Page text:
The only pediatrician in Kennett, Andy Beach, hung a banner outside his clinic that mirrored the town’s defiant spirit, “We are not leaving the area!”

An ambulance service has been shuttling patients to other hospitals in the region, and a medical helicopter is on call for the worst emergencies. Doctors around Kennett and a hospital in Jonesboro are working to open urgent-care clinics, and officials have put a tax increase onto August ballots to raise money to build a hospital. Someday.

State officials and doctors are also trying to work out a plan and find $1.5 million to reopen the obstetric unit at the Pemiscot County hospital in Hayti, the closest hospital to Kennett.

In the meantime, the absence of local care is being felt already. Mary Louisa, who was 26 weeks pregnant, recently started experiencing contractions that are a hallmark of preterm labor but had not had a full prenatal checkup in a month.

Susanna Hernandez’s first pregnancy ended in miscarriage. Now she was worried about her second and had not seen a doctor since the hospital in Kennett closed. Every few minutes, she touches her abdomen to feel for a kick, a movement, any sign that the girl inside is still healthy and growing. Hernandez, who emigrated from Mexico a year ago, speaks almost no English and spends her days trying to relax and pray.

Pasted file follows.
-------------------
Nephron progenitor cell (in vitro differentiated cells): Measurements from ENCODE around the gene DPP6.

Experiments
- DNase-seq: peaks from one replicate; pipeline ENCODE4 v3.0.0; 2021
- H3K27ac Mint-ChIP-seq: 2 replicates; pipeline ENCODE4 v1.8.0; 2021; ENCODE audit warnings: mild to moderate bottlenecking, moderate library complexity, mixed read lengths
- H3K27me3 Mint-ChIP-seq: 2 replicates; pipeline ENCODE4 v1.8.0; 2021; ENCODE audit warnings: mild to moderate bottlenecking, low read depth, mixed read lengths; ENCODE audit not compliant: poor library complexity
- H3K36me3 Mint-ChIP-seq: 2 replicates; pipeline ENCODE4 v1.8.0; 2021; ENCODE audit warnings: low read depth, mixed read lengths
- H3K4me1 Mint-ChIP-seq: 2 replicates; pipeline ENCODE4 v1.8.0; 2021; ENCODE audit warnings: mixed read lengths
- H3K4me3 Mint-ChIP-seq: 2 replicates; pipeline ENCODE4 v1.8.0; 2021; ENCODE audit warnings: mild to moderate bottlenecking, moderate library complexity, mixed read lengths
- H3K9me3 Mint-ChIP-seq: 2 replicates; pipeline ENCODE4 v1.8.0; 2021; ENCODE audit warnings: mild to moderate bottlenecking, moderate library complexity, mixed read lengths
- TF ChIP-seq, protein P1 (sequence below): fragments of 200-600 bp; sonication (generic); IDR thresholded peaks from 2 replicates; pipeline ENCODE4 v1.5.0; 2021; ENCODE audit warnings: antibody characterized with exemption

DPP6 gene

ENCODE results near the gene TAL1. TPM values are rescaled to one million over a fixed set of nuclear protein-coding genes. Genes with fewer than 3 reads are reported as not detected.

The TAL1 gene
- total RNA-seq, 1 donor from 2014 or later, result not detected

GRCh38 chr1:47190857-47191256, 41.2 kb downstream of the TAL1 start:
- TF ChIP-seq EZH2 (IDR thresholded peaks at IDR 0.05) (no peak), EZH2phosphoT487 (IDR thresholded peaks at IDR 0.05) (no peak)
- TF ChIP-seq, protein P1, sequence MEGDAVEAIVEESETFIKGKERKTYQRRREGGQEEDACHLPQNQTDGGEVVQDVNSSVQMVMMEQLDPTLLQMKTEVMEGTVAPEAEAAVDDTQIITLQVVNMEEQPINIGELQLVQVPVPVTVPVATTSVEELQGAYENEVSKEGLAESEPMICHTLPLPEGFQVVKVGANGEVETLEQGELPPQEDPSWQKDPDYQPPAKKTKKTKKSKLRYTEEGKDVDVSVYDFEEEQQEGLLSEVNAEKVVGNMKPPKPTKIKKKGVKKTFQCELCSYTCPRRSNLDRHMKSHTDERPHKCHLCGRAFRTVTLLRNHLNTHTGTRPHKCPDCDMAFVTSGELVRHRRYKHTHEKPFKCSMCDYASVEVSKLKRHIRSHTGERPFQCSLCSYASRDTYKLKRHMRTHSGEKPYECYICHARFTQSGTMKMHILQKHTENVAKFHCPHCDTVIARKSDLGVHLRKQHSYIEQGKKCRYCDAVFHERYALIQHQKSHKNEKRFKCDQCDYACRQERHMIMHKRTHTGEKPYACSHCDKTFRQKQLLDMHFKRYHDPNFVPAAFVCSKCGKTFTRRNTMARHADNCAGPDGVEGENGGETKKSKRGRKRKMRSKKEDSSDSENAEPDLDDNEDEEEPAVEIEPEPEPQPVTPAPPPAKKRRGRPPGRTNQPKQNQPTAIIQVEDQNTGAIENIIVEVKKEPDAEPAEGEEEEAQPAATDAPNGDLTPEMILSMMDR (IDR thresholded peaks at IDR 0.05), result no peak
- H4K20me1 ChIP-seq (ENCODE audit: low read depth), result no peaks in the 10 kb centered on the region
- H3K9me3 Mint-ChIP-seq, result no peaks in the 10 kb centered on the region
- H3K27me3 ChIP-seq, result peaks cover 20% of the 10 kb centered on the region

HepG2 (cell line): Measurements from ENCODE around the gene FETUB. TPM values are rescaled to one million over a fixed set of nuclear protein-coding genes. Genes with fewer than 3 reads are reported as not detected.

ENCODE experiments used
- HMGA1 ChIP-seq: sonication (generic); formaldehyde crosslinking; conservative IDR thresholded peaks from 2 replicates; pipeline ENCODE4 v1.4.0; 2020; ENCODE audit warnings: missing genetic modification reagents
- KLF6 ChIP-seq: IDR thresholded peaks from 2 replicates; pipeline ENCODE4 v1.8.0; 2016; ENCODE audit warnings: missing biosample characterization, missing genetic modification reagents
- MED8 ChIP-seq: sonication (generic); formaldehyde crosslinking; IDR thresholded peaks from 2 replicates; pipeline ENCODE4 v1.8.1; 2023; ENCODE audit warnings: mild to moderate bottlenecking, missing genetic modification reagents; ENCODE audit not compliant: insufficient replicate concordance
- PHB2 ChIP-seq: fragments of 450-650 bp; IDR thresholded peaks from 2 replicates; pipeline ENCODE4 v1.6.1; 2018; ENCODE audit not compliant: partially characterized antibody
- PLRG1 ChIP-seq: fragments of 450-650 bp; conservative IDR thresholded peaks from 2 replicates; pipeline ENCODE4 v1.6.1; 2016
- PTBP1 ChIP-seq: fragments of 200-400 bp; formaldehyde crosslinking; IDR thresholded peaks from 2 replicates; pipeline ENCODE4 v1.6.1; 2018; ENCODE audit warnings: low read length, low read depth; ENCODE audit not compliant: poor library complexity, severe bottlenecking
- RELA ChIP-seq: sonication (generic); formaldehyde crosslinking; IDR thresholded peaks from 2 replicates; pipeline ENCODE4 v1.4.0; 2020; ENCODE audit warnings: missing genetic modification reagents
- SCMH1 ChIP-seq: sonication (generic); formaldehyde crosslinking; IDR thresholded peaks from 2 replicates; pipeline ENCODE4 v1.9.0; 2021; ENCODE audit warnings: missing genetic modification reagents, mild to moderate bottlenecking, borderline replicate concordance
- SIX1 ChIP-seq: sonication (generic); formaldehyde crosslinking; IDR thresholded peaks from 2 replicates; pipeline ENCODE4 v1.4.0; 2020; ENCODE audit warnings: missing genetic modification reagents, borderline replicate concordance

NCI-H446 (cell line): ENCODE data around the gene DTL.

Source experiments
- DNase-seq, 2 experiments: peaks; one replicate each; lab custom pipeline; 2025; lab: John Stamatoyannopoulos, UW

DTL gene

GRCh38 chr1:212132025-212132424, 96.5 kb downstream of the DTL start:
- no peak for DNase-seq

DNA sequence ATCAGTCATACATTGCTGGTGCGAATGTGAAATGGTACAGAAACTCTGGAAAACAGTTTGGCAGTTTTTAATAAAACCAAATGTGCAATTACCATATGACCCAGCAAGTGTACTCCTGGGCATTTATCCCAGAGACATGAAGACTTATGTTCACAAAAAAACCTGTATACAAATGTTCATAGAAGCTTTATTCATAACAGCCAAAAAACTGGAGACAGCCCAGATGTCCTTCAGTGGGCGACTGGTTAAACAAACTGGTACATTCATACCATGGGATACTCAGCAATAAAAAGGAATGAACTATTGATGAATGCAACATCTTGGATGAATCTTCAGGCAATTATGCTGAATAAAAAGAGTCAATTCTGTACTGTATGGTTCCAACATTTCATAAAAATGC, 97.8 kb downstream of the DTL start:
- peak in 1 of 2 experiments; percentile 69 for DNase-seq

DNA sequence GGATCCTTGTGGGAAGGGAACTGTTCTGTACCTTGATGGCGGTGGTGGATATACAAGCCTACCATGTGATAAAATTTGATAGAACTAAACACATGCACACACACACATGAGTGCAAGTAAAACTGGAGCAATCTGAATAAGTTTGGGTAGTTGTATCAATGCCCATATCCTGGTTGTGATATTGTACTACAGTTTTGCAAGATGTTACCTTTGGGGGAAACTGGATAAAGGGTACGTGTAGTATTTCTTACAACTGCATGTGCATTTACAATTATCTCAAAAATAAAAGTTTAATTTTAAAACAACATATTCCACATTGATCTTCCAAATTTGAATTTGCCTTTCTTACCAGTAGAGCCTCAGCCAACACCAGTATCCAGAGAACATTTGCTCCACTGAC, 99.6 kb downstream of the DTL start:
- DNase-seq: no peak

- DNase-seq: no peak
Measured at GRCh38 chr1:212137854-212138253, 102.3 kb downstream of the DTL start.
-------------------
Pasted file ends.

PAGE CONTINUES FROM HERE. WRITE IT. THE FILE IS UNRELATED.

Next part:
“Our community is just in panic,” Deloris Johnson, who sits on the county’s ambulance board, said in June. “They don’t know what to do.”

Then, this month came the news that she and many in Kennett had been dreading. Two infant boys, each about a month old, died on opposite ends of the county, one on July 4 and the other the following morning.

In both instances, officials said that family members discovered the children unconscious and rushed them to local ambulance stations. One was driven 20 miles to a hospital in Paragould, Arkansas, and the other was taken to a hospital in Piggott, Arkansas, where they were each pronounced dead, investigators said. Investigators would not release the children’s names or any additional details. They said autopsy reports had not been completed and said they did not yet know how the children had died, or whether any intervention could have saved them.

Their deaths sent a shudder through Kennett.

“This is just the beginning,” Johnson said. “To think we don’t even have a damn hospital for these people to go to.”

Rushed Into Surgery After a 4-Hour Trek

As Abernathy and her mother raced down dark country roads at 90 mph, all they could think about were the twins. Would she have to deliver them on the side of the road, before she got to a hospital? Would the babies be OK?